Everyone needs vitamins and minerals, which are crucial for good health and long life. What we don't need are megadoses of these essential nutrients in pill form. The greatest health benefits come when we get our vitamins from a balanced diet -- but only 3 percent of us eat well enough for that. So unless your doctor has advised you to take a supplement for a specific medical reason, a daily multivitamin is all most healthy individuals need. Read labels to see how much you’re getting of each nutrient, and ask your doctor before starting any vitamin regimen, especially if you already take prescription drugs. Based on the latest studies, here are ten you can skip:
Vitamin A: Excess amounts accumulate and can be toxic. Too much A can blur vision, cause headaches and vomiting, and also lead to liver, bone and central nervous system problems, among others.
RDA*: Men - 900 mcg. Women - 700 mcg. One 7-inch carrot has 600 mcg. Other food sources: fortified cereals, dark leafy greens, fruits, sweet potatoes.
Beta Carotene: The body converts this into vitamin A. Supplementation is not recommended for the general public and should be avoided especially by smokers, who have a greater risk of lung cancer with regular use. Another recent study found that high levels of beta carotene in the blood were linked to three times the risk of aggressive prostate cancer.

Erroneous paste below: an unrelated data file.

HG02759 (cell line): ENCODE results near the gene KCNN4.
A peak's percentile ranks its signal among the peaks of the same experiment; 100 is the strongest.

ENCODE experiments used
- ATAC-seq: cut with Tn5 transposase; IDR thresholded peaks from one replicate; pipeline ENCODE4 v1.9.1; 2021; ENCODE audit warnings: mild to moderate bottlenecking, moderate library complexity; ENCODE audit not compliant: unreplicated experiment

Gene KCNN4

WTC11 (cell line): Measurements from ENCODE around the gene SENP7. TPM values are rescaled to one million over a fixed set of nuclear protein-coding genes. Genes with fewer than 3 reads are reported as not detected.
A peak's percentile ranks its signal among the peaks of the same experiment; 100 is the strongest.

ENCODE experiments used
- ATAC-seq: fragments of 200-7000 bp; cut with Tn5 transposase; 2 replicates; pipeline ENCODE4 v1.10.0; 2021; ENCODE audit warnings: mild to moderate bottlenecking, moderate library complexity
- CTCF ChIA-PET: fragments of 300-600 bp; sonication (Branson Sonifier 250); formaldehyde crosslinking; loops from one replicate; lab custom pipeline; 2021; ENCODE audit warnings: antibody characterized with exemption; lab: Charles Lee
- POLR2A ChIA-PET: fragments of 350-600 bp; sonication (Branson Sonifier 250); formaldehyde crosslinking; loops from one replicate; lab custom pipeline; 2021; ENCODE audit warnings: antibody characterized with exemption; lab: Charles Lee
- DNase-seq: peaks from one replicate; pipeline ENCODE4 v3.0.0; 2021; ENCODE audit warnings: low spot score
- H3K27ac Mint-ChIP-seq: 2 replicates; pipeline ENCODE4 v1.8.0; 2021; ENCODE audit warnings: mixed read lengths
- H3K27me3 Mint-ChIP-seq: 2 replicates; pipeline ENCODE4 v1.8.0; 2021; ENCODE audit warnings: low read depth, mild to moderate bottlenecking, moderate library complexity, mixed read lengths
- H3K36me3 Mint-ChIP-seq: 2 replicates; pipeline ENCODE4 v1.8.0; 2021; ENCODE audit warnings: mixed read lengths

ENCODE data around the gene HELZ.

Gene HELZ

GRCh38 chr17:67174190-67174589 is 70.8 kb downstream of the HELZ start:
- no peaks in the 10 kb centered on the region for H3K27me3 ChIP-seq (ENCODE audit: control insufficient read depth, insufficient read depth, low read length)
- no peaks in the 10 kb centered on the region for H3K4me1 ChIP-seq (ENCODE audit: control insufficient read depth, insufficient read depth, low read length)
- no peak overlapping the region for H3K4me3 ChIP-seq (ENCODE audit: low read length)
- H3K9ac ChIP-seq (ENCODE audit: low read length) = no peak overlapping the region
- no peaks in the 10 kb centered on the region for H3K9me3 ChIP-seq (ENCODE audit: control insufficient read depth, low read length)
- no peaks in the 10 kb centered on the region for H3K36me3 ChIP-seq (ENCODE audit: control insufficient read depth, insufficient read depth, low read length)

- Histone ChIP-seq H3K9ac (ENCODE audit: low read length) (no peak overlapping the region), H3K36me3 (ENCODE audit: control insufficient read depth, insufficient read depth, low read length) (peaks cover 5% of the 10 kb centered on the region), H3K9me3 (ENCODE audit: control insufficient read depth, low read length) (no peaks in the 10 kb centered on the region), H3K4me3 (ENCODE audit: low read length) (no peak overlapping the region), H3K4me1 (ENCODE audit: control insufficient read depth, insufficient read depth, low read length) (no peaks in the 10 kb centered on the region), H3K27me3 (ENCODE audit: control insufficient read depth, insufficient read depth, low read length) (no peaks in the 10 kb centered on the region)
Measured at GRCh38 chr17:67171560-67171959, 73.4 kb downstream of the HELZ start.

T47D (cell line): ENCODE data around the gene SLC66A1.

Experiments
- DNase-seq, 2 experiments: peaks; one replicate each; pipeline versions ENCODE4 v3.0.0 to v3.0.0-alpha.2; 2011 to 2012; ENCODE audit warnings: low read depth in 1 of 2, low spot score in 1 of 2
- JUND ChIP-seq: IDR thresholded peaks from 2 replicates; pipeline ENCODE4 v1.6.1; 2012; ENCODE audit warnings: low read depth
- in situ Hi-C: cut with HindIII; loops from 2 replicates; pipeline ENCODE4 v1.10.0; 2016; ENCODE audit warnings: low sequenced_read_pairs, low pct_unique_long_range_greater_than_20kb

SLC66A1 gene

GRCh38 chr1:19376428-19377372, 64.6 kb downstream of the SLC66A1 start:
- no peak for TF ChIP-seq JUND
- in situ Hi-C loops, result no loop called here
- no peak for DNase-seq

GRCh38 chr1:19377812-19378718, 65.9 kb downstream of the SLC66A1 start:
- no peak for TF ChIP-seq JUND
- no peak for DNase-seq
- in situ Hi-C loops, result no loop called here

RDA: None established. You can get what you need from dark green and orange fruits and veggies.
Vitamin C: There's no conclusive evidence that it prevents colds, heart disease, cataracts or cancer.
RDA: Men - 90 mg. Women - 75 mg. Smokers need an extra 35 mg. A glass of OJ will give you almost all you need.
Vitamin E: Large doses can thin the blood and may increase the risk of hemorrhagic stroke in those with uncontrolled blood pressure. Has not been proven to protect the heart or prevent cancer.
RDA: 15 mg. An ounce of dry-roasted almonds will provide almost half your daily needs.
Selenium: Most Americans get enough of this trace mineral in their diet. One new study suggests that adding more via a pill may increase the risk of developing type 2 diabetes.
RDA: 55 mcg. Grab a tuna sandwich or a handful of Brazil nuts instead.
Folic acid: It’s a must during pregnancy to help prevent birth defects, but recent studies show no real effect for the rest of us against heart disease, cancer or depression. The connection between folate and reduced risk of Alzheimer's is not yet conclusive either.
RDA: 400 mcg. Find it in dark green leafy vegetables, fortified cereals and whole-grain breads.
Niacin: This B vitamin can be used to treat high cholesterol, but only under a doctor's supervision due to the risk of potentially serious side effects, including liver damage.
RDA: Men - 16 mg. Women - 14 mg. A multivitamin gives you 20 mg. Some products will give you 500 mg. Stick to meat, fish, poultry, nuts and eggs instead.